compensatory lengthening are similar in that they arise through
phonologization of previously phonetic vowel length, this chapter
illustrates the asymmetry between CVC and CVCV compensatory
lengthening synchronically.

 Since compensatory lengthening through consonant loss (CVC > CV:) is
usually phonologically conditioned, the trigger (i.e. the lost consonant)
can usually be recovered in all environments that don't cause its deletion.
These cases of compensatory lengthening can synchronically be modeled as
weight conservation within the syllable. Furthermore, the resulting
syllable structure (CV:) is more optimal than the original CVC structure.

 In compensatory lengthening through vowel loss, the lost vowel is usually
not recoverable, which often leads to the lexicalization or
morphologization of CVCV ~ CV:C alternations and the resulting syllable
structure (CV:C) is argued to be cross-linguistically dispreferred. In the
very few cases in which compensatory lengthening through vowel loss is
phonologically conditioned, the lost vowel can be recovered and these cases
are formally similar to compensatory lengthening through consonant loss in
that they can be synchronically modeled as a weight conserving process.

CHAPTER 6 summarizes phonologization model developed in this dissertation
and states again that in order to account for all aspects of compensatory
lengthening, it is necessary to distinguish between synchronic alternations
and diachronic sound changes as well as between compensatory lengthening
through consonant loss and compensatory lengthening through vowel loss. 

EVALUATION

This work makes a significant contribution to the body of work that
tries to further our understanding of how phonetics influences and
shapes phonological patterns in the world's languages. It is a great
challenge to analyze a huge amount of data - as Kavitskaya did in her
dissertation - and to account for cross-linguistic generalizations
without neglecting language specific detail. In many instances the
author suggests different analyses from those proposed in the sources
she used. One such case is Onondaga where the author challenges
Woodbury's (1981) diachronic analysis of why Proto-Lake-Iroquoian *CrV
sequences developed into CV: sequences in Onondaga, apparently showing
compensatory lengthening after deletion of onset-r. According to
Woodbury's analysis based on historic documents, Proto-Lake-Iroquoian
*CrV sequences were broken up by an epenthetic /e/ (*CerV) with
following r- deletion (*CeV) and coalescence of the vowels resulting
in a long vowel. Kavitskaya suggests that the epenthetic /e/ was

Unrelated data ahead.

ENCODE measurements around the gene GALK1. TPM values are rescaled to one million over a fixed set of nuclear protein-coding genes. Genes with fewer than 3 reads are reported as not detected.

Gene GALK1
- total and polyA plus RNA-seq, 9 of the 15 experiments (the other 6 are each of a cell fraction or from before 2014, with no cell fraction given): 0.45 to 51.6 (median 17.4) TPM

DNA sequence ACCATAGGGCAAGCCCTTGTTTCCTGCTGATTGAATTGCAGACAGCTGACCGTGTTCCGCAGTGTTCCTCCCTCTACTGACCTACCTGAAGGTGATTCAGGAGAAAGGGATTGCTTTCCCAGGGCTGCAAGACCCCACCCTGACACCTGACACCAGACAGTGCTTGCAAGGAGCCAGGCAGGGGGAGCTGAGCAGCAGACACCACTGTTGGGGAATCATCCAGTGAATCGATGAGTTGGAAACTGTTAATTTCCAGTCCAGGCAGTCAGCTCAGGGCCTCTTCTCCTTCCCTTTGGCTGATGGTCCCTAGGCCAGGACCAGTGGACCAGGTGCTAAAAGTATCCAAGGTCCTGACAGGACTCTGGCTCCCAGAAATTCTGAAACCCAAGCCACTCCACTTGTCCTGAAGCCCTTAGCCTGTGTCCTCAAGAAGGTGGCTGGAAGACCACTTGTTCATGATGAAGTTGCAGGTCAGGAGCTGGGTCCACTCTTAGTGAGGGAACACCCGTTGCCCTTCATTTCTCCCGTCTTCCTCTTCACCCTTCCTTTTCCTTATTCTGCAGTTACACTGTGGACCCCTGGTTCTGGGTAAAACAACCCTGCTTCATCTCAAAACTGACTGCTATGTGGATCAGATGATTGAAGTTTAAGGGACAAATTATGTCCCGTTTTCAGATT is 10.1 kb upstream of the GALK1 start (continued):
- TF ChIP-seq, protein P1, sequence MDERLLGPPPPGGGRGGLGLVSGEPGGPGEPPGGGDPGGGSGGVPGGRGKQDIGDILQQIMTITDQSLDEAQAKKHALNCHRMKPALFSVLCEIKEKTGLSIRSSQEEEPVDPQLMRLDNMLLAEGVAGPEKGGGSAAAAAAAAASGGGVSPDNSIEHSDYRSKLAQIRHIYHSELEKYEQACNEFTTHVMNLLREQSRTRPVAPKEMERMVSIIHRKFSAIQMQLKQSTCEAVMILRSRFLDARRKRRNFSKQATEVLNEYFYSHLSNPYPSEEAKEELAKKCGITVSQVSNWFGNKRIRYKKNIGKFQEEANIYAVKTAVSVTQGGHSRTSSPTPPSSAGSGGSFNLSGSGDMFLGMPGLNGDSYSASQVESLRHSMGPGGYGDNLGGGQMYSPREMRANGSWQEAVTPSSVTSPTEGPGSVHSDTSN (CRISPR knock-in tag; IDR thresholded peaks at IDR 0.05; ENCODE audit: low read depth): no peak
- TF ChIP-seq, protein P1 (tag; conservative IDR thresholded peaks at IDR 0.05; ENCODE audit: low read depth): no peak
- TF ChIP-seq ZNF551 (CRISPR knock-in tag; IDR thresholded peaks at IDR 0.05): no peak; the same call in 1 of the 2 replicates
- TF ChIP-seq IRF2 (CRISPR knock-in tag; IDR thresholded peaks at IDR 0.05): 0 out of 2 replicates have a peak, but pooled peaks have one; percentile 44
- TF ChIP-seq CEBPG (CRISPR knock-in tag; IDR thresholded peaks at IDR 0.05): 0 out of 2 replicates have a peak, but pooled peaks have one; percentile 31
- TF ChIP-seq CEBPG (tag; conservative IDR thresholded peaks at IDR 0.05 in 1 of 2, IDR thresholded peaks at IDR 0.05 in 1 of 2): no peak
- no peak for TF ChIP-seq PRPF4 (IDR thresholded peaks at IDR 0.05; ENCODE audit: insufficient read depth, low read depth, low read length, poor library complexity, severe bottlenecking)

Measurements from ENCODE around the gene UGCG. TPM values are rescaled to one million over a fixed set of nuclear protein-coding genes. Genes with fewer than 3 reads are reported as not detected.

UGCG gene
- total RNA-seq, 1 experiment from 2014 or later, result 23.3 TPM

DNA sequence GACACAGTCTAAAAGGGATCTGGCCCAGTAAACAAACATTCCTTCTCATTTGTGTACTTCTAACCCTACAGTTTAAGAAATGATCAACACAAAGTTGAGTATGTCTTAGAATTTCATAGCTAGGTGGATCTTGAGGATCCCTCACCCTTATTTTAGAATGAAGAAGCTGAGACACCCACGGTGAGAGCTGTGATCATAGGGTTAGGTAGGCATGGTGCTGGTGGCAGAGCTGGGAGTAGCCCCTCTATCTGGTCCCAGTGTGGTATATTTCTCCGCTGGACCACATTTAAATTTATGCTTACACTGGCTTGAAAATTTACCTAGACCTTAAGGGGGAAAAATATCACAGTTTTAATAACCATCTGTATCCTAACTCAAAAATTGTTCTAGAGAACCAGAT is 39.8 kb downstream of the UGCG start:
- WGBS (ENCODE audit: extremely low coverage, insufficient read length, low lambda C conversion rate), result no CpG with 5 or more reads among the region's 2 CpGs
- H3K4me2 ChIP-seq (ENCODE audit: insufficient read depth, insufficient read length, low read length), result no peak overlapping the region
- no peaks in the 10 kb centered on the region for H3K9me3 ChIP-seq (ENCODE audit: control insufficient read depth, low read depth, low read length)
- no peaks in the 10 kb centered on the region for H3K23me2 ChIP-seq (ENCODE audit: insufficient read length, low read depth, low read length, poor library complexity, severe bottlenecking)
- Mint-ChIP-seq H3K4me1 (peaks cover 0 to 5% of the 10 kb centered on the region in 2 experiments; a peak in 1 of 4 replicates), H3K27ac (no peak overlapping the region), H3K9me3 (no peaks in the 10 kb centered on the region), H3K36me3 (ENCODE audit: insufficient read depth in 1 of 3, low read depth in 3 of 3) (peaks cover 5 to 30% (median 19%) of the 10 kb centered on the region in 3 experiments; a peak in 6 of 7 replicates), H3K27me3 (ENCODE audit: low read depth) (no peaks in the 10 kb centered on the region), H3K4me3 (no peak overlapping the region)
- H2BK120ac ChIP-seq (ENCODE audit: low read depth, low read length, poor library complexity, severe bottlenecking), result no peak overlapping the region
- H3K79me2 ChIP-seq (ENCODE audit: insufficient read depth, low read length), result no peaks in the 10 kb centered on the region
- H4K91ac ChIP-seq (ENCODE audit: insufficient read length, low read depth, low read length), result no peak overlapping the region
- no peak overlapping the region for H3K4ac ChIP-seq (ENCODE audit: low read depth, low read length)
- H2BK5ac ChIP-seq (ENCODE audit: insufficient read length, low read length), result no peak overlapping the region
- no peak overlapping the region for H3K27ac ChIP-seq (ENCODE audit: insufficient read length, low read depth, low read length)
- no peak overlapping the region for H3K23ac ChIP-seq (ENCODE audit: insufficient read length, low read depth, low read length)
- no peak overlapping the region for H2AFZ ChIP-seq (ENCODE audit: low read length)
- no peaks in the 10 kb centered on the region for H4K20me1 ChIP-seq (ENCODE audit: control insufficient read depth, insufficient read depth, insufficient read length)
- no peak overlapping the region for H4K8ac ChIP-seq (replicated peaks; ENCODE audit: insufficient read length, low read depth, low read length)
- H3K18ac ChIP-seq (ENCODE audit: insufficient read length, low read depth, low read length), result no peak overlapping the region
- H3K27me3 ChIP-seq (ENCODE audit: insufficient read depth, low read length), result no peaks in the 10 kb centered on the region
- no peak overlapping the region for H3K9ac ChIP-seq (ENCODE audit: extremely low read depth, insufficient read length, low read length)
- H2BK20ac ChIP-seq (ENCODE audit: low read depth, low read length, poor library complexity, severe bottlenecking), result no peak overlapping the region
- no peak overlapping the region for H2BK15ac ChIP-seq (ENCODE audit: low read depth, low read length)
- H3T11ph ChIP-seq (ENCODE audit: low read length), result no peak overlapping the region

''actually a phonetic effect of the r itself, perceived by listeners,
but not yet phonologized.''

 There are several arguments against such a view. First, the historic 
sources do not use different symbols to represent epenthetic /e/ and 
non-epenthetic /e/ which would be expected if they had been phonetically 
different. In the closely related language Mohawk, the epenthetic /e/ 
still exists and is not any different in its realization from 
non-epenthetic /e/. Furthermore, the quality of the lengthened vowel can 
be easily explained by the coalescence analysis. For example, if the V 
in the CerV sequence was a back vowel, the outcome is a lengthened front 
vowel (*Cero > Ce:); if it was a low vowel, the outcome was a lengthened 
raised vowel (*Cera > Cae:). These changes in vowel quality cannot be 
easily explained as having been caused by the onset-r, since the 'r' in 
Iroquoian - where it still exists - has been described by Lounsbury 
(1978) as a retroflex lateral flap, which we would not expect to cause
any fronting. Even though I was not convinced by the author's
interpretation of these particular data, overall the phonetic motivation
for compensatory lengthening was well illustrated by the author, and I
would recommend this book to anybody interested in this are

REFERENCES
Lounsbury, F. 1978. Iroquouian languages. In: Bruce Trigger (ed.) Handbook
of North American Indians 15, Smithsonian Institution, Washington, D.C.

ABOUT THE REVIEWER

Heike Lehnert-LeHouillier is a PhD student in the linguistics
department at the University at Buffalo. She is interested in the
phonetic and phonological aspects of word and sentence prosody,
laboratory phonology and phonetics as well as in Iroquoian
linguistics.